Written today – the day I post it but retrospecively.

Got a puncture on the way to work two days after returning to work after my cold  – result of the hedge clipping season around this ere bucolic parts. We end up with a road full of razor tipped spines that would be effective at stopping a drug runner’s Cadillac in an episode of Hawaii 5 0h. Fortunately I was within yards of a Renault garage and after pulling my favoured ‘I have cancer in the back and cannot do lifty strong things like repair punctures’ strategy, an incredibly nice team of car sales people fixed my puncture – after some wildly guilty tipping – I was on my way – sadly by that time it had to be back to York (more missed teaching might as well have been on strike) to spend an uncomfortably cold two hours while a tyre place failed to fix my stuck tracking dodads. 4 new tyres later at a 300 pound bill I retired to the restaurant in Waitrose where I opened my vains over the shadow of myself in a cup of indifferent flat whiteness surrounded by the Yorkist pensionable community of ‘free tea or coffees for the over 60’s on Tuesdays’ – ahhh the blood did flow as anaemically as the coffee.

Another 300 pounds. Vinnie got roughed up badly by a black and white farm ruffian who we had seen for the first time the day before. Found Vin in the piano room badly blooded, fur matted with god knows what and very, very frightened – so bad at first I thought he was dead. Yelled for Maria to come down for no particular reason than I was so upset and panicky and needed moral support. We shouted at each other while we ran round the house and up in the loft in pursuit of a cat box, blanket and eventually the cat who was well enough to leg it as soon as he set eyes on the box. It was Sunday but fortunately we found an emergency vet who sedated him and patched him up. He had puncture wounds on his ankle, armpit, ears and neck – he had to be shaved in the relevant spots given antibiotic and pain killers but no stitches. He came home looking like someone who had had ‘enjoyed’ a couple of summers of love at Woodstock – his pupils were like black snooker balls, he was completely stoned but ALRIGHT!!!!! Yep 300 but so so worth it.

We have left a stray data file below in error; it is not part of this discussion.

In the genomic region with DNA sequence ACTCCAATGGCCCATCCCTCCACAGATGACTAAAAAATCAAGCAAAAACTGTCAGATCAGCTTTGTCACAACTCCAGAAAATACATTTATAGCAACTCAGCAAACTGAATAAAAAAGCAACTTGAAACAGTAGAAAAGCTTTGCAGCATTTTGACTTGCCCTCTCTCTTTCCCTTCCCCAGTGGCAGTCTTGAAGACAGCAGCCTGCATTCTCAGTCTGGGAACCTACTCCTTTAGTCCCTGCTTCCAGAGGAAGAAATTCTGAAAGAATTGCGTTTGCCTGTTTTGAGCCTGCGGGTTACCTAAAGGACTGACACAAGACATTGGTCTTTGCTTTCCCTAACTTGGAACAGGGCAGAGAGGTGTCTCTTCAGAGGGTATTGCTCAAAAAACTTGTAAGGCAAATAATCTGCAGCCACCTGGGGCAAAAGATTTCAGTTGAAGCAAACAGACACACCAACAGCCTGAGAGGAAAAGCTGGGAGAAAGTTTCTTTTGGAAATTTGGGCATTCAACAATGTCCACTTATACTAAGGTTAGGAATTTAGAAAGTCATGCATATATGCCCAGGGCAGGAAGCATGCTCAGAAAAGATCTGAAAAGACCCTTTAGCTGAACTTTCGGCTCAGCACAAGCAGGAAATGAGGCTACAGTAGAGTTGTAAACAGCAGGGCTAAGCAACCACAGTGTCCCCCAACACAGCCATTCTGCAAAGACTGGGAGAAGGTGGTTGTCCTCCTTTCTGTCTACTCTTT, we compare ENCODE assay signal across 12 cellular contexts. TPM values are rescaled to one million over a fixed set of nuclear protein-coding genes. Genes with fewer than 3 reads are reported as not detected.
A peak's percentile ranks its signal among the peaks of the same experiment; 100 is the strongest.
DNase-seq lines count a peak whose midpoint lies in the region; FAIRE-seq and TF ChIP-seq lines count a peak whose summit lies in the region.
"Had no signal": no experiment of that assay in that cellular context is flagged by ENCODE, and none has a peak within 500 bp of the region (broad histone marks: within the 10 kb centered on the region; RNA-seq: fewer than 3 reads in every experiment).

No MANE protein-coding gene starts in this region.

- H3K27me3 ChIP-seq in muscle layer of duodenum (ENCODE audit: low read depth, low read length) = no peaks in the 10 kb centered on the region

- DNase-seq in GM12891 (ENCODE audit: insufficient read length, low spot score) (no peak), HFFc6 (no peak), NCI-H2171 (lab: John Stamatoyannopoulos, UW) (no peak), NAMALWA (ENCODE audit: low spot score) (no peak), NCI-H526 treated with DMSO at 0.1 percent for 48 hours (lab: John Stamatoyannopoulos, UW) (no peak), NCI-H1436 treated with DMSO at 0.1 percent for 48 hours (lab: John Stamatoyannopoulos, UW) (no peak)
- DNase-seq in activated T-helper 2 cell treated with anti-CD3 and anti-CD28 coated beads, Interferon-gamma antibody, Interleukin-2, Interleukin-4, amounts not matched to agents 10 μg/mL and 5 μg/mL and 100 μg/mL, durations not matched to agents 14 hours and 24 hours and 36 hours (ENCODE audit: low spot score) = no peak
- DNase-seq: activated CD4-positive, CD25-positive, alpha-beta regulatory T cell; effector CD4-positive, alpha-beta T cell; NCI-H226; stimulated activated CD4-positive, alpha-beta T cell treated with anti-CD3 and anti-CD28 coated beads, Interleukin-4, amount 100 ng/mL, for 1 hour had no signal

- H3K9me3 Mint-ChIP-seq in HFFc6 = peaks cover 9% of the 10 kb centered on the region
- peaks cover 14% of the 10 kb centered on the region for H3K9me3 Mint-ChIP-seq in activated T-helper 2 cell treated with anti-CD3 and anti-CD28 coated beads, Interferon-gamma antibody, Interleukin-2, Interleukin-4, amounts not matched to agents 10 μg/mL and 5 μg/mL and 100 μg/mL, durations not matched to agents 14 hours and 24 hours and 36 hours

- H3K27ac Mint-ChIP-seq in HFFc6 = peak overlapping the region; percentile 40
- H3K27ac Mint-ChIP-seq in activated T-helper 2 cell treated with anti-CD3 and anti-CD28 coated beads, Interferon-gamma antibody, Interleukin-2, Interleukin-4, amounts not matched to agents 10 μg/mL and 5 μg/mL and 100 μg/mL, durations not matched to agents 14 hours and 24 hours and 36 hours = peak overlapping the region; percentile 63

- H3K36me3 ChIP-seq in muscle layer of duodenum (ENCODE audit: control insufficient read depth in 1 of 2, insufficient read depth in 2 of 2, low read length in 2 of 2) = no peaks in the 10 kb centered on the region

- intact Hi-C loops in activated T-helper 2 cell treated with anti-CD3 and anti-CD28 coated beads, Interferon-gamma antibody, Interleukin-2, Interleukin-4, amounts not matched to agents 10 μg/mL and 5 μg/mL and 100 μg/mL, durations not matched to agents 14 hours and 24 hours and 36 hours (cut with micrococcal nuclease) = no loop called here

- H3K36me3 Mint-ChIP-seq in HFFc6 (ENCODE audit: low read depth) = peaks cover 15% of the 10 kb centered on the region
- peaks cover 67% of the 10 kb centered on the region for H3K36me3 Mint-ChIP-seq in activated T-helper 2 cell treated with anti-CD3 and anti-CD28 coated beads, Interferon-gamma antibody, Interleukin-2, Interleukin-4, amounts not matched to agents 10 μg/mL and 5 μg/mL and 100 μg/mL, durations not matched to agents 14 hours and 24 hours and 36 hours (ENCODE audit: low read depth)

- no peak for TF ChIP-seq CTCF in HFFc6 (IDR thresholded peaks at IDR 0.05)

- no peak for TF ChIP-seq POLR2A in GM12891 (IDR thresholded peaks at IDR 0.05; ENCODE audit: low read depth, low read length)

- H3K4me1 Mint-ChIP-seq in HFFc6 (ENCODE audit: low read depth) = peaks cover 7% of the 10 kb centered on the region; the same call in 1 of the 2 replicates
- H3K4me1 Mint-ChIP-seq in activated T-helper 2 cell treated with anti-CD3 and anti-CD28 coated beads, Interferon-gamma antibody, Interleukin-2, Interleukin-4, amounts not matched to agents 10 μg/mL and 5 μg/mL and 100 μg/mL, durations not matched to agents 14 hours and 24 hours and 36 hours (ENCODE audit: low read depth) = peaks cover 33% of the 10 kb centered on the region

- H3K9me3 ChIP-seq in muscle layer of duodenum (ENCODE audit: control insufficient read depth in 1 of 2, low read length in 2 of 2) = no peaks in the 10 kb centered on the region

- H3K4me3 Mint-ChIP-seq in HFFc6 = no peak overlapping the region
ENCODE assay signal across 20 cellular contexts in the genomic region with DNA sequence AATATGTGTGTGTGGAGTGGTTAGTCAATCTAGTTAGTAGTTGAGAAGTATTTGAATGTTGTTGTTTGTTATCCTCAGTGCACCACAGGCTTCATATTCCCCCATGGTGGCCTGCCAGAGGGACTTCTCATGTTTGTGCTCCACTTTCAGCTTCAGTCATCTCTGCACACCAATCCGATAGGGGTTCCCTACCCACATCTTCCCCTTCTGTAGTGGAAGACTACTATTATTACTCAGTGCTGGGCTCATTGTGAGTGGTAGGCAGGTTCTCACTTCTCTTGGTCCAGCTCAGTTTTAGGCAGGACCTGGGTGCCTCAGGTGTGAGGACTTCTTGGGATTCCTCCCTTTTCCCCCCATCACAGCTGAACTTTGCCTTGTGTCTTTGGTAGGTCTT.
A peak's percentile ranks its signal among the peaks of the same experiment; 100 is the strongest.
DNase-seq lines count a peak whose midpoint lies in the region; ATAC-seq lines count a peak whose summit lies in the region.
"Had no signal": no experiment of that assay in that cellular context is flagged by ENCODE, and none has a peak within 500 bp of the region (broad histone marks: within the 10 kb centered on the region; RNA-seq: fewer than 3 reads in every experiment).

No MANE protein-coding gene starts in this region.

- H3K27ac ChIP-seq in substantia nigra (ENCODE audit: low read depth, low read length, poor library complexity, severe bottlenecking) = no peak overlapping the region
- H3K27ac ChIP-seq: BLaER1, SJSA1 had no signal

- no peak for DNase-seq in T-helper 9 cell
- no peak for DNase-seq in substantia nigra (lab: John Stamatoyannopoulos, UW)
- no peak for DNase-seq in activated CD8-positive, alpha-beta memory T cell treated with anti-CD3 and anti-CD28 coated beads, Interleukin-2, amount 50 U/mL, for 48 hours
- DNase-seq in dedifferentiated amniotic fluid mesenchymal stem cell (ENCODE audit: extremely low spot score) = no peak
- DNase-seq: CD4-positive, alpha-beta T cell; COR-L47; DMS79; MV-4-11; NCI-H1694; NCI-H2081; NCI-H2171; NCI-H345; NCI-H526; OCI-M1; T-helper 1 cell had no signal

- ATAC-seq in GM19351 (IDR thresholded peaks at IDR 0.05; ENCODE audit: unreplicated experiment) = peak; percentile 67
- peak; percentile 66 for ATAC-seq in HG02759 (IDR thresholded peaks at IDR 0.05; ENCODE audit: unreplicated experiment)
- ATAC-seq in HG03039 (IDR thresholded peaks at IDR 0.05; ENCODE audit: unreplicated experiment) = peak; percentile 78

He is back to his old self. Looking less like a Crufts cat than ever, but fully recovered. Scabs (yep scabs again) are falling like autumn leaves. He is unenthusiastic about going out and has wee’d in the warm comfort of indoors once or twice – unfortunately he hates getting his paws wet so the current deluge of rain and snow has given him an additional excuse to widdle on the setee and in Mitch’s sleeping box – a somewhat undeserved insult for ‘leader of the house.’

I was all ready to be put back on the chemo last consultation, and the one before that, but it has now been scheduled to start on the 30th March. It’s another of the mustard-gas based goodies but the regime is not too arduous, it’s all pill based and apparently its normally well tolerated. It will last about 3 – 4 months if all goes well.